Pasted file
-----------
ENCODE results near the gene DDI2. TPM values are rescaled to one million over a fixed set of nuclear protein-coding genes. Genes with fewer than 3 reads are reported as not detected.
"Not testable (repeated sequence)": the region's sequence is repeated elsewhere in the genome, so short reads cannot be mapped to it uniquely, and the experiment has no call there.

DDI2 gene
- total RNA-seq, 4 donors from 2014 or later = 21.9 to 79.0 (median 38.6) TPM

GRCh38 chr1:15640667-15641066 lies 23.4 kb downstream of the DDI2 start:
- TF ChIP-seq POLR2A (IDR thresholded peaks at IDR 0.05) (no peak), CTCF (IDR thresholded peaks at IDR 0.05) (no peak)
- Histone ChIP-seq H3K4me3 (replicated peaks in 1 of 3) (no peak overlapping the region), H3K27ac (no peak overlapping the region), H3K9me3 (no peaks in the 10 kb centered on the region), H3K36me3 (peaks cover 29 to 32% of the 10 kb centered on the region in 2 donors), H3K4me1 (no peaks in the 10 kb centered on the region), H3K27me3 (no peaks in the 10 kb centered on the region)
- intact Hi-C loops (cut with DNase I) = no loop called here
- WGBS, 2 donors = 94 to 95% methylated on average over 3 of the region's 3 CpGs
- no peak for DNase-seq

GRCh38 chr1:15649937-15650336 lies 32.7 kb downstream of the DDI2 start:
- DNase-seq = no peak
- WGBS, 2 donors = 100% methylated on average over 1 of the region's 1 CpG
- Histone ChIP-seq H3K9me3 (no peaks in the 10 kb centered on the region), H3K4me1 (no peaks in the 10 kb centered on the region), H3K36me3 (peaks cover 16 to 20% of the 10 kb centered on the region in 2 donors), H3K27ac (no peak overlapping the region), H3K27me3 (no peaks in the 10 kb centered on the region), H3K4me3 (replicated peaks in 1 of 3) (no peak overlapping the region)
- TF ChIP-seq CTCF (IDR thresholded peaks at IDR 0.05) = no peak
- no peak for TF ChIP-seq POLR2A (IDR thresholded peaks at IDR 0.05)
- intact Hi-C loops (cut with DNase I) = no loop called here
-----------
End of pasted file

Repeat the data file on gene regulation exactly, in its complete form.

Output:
ENCODE results near the gene DDI2. TPM values are rescaled to one million over a fixed set of nuclear protein-coding genes. Genes with fewer than 3 reads are reported as not detected.
"Not testable (repeated sequence)": the region's sequence is repeated elsewhere in the genome, so short reads cannot be mapped to it uniquely, and the experiment has no call there.

DDI2 gene
- total RNA-seq, 4 donors from 2014 or later = 21.9 to 79.0 (median 38.6) TPM

GRCh38 chr1:15640667-15641066 lies 23.4 kb downstream of the DDI2 start:
- TF ChIP-seq POLR2A (IDR thresholded peaks at IDR 0.05) (no peak), CTCF (IDR thresholded peaks at IDR 0.05) (no peak)
- Histone ChIP-seq H3K4me3 (replicated peaks in 1 of 3) (no peak overlapping the region), H3K27ac (no peak overlapping the region), H3K9me3 (no peaks in the 10 kb centered on the region), H3K36me3 (peaks cover 29 to 32% of the 10 kb centered on the region in 2 donors), H3K4me1 (no peaks in the 10 kb centered on the region), H3K27me3 (no peaks in the 10 kb centered on the region)
- intact Hi-C loops (cut with DNase I) = no loop called here
- WGBS, 2 donors = 94 to 95% methylated on average over 3 of the region's 3 CpGs
- no peak for DNase-seq

GRCh38 chr1:15649937-15650336 lies 32.7 kb downstream of the DDI2 start:
- DNase-seq = no peak
- WGBS, 2 donors = 100% methylated on average over 1 of the region's 1 CpG
- Histone ChIP-seq H3K9me3 (no peaks in the 10 kb centered on the region), H3K4me1 (no peaks in the 10 kb centered on the region), H3K36me3 (peaks cover 16 to 20% of the 10 kb centered on the region in 2 donors), H3K27ac (no peak overlapping the region), H3K27me3 (no peaks in the 10 kb centered on the region), H3K4me3 (replicated peaks in 1 of 3) (no peak overlapping the region)
- TF ChIP-seq CTCF (IDR thresholded peaks at IDR 0.05) = no peak
- no peak for TF ChIP-seq POLR2A (IDR thresholded peaks at IDR 0.05)
- intact Hi-C loops (cut with DNase I) = no loop called here